After having stayed for four days at the Anticura campground, it's time to leave. In two weeks, I will have to fly back to Canada, but I reckon I have enough time to cycle to Bariloche in Argentina and return to Chile via the "Lake Route". This is the original route used by the people that settled Bariloche, I am told, and three of the route's sections must be traveled by boat.
I follow the new road that leads to Bariloche. It is being paved on the Chilean side right now, and the workers that drive the trucks and construction machines, are the same ones that I have met in Anticura. They recognize me and wave as they pass my heavily laden bike. I am glad that the road surface is always smooth, even in sections where it is not finished yet.
I witness how road construction can leave little impact on the
environment: simple string stretched beside the road bed marks how far the workers may
intrude into the forest, and it's been drawn close to the road. The workers respect this
fragile delimiter and no barrels, waste nor vehicle tracks mar the forest floor
immediately beside the busy construction site. Bravo, Chile!
The Chilean border checkpoint is well away from the actual frontier. Here, I pass through the check quickly, the border procedure is fast and hassle-free. Outside the building, I spend some time to chat with two bikers from southern Brazil.
On the Argentinean side, the road becomes immediately worse, with some really soft section making riding tricky, and once I skid and fall. Later, my brakes are starting to squeal; so I stop and re-align the front brakes - but it is not necessary to change the pads yet. At one point, the river is runs alongside the road, and it's a good place to have a break. Several other people have had the same idea: as I clamber down to the water, I realize I am sharing the same 20-foot stretch of river's edge with another traveler. He is about 50, probably on a business trip as his semi-casual clothes indicate, and has brought a thermos and sandwiches. We both enter a "city-routine", avoiding to look at each other and even sit down with turned backs while we eat silently. But when I get up to leave, I look at him and he acknowledges my smile.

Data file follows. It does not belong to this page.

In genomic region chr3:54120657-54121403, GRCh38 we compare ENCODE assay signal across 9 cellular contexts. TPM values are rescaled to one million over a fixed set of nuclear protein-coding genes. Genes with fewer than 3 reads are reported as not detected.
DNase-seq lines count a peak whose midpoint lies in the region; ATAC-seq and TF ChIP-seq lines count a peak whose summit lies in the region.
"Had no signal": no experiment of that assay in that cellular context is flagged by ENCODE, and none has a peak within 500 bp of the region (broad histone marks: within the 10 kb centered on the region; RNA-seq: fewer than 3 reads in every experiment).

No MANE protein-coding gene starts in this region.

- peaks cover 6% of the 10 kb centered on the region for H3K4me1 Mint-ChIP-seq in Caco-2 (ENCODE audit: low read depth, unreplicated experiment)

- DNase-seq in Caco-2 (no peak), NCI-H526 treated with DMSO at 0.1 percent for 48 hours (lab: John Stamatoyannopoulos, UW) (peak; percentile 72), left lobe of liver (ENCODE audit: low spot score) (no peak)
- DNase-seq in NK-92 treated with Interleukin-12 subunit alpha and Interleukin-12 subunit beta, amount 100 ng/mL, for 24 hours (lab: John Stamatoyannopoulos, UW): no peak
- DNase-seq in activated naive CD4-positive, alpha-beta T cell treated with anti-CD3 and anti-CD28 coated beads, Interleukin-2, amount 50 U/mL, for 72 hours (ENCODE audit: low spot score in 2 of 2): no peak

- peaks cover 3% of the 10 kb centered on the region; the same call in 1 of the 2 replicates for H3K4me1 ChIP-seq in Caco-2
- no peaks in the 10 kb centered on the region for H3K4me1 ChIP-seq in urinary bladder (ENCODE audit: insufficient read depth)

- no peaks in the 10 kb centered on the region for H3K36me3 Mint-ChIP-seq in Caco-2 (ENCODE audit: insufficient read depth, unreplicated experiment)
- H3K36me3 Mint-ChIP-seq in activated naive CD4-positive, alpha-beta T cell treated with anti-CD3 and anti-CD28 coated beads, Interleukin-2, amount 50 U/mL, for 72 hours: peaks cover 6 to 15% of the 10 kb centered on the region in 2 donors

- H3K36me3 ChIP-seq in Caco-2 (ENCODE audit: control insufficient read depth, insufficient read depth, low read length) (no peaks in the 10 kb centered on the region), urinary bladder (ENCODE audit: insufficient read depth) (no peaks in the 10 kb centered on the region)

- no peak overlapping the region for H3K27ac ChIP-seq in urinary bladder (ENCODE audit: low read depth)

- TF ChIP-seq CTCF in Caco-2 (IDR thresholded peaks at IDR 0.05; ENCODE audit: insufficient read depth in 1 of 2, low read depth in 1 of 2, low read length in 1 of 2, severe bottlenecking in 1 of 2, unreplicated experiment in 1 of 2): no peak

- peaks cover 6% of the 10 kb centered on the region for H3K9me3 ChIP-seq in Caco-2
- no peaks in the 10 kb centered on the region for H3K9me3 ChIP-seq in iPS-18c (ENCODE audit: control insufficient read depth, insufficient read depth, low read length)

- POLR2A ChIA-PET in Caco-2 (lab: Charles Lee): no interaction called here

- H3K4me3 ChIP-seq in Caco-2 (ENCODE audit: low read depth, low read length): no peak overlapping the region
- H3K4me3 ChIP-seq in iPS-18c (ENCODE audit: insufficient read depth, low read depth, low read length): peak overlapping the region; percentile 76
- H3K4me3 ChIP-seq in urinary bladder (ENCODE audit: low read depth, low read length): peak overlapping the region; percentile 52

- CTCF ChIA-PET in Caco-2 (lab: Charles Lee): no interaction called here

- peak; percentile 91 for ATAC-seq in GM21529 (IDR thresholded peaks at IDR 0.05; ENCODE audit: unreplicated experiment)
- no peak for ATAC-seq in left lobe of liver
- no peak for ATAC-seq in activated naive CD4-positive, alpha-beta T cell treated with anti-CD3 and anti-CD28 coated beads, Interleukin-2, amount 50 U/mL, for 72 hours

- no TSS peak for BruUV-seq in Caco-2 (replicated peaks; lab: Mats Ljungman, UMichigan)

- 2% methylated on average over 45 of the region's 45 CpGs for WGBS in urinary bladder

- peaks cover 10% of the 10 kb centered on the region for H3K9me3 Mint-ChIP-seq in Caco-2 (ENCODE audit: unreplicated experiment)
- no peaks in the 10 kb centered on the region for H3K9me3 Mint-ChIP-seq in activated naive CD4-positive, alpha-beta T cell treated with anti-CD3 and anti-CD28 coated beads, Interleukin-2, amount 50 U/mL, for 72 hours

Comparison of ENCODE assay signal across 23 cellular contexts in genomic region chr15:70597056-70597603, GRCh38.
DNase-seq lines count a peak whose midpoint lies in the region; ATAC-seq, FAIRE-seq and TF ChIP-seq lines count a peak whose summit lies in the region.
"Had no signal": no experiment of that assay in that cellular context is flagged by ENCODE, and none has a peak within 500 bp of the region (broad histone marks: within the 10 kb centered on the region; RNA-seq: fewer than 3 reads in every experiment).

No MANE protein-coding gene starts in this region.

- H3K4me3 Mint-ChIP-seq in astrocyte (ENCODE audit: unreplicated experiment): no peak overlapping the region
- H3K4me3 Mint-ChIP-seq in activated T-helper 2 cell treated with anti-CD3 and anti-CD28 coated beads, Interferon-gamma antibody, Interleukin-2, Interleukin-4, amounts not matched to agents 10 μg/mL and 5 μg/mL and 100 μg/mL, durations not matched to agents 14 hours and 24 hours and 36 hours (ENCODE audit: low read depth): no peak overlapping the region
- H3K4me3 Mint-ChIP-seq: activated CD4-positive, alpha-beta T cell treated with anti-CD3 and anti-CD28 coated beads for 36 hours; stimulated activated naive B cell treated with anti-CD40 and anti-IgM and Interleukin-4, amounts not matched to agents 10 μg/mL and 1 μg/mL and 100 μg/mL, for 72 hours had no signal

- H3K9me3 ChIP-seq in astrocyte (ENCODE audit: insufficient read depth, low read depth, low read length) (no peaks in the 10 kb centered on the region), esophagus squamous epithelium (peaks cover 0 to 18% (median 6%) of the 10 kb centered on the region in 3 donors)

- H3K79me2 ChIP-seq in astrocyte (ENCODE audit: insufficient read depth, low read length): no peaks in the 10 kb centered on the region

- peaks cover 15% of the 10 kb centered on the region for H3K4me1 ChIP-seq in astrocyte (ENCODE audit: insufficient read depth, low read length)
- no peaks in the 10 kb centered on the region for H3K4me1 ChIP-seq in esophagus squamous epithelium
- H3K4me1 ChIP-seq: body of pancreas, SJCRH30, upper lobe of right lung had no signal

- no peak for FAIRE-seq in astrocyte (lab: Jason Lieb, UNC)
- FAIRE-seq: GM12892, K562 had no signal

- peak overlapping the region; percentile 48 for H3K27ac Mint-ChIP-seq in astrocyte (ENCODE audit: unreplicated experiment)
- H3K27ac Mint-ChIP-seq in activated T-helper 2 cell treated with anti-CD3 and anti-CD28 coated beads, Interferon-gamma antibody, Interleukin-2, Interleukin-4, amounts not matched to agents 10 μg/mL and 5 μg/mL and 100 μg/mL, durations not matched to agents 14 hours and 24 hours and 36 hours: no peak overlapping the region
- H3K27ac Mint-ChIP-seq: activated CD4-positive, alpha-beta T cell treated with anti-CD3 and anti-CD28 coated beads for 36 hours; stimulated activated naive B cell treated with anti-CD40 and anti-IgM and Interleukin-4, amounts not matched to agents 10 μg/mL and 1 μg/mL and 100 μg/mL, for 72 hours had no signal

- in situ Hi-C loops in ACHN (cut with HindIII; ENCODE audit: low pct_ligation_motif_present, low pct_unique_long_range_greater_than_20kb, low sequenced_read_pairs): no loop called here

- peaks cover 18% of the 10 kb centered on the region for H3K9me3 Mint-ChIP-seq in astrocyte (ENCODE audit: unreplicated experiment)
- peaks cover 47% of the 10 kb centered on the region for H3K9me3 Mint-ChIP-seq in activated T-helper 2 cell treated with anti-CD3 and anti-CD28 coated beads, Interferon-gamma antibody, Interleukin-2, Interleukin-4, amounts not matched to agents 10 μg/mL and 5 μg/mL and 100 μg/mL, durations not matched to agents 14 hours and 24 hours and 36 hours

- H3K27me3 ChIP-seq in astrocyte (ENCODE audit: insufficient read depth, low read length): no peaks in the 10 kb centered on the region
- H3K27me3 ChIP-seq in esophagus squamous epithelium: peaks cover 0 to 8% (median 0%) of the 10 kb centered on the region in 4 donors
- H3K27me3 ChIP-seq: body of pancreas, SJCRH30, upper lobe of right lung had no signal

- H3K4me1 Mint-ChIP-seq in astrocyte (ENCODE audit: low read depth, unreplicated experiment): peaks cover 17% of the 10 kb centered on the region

The Argentinean checkpoint is slow: after having passed immigration and customs, the third wicket (police) is not occupied and a line of impatient travelers has built up. But I am not complaining as the helpful official at the "immigration" desk has given me the address of an inexpensive hostel in Angostura, the next town. After 45 minutes, I am done and can pedal further down the valley. The only drawback here is a difference in road building: a road in Chile would a constant grade while in Argentina the engineers don't mind sending you down and up in a constant roller coaster ride. A more ambitious rider probably wouldn't mind as such cyclists power through places like that, but I keep shifting and thus feel the strain.
At a place above a lake I have a flat tire and I am busy with the tools, when a man approaches and starts talking to me. He's been collecting branches beside the road and tells me he's using them for fire wood. I realize there is something different about him and find out he's new here, having arrived from Buenos Aires less than a year ago. He has bad teeth and probably poor. But he is determined to make a new start. I am sorry to say that I put my guard up: I will not trust folks from the big cities right away. He may have sensed that but he did not let on to it. As he is about to move on, I call him back and offer some of my water: I am right, he is very thirsty. I hope he'll persist and succeed in settling in this part of the country.
I roll into Angostura and check into the hostel ("Hospedaje Nahuel", 100m past the gas station when you enter the village from the north): a room for myself costs US$ 20.- and dinner, with a small bottle of wine,costs another $9.-, cheap by Argentinean standards. There is a bike shop that sells me a proper size inner tube, I visit a store that makes its own chocolates and insists on packaging them fancily with foil and colored ribbons (they probably feel guilty about the high price for the morsels), and I indulge in a fancy piece of cake in the fancy "Troncos" restaurant on main street. As I look out onto the street with its expensive storefronts and fashionably dressed vacationers, I realize I am out of place here: I am just a bum on a bike.
The next morning sees me pedalling towards Bariloche. The road follows the northern shore of Lago Nahuel Huapi, a large lake with many islands and crystal clear waters. The forests and mountains beside the road have been protected as park land and thus make this an especially enjoyable ride. But soon the road heads inland to cut across a large peninsula and the lush forests give way to an arid hill landscape. I am reminded that this is Patagonia after all. At one point I can look across the vast lake and make out Bariloche on the opposite side, and twenty minutes later, I am in a valley with brown prickly vegetation on dry sand and gravel, and the stumps of small volcanic cones outlining an active geological fault. Around 2 pm, I enter Bariloche.
Bariloche surprises me pleasantly and mocks my belief that I can gage a place from a distance.
I like Bariloche and would not hesitate to return there on a future trip.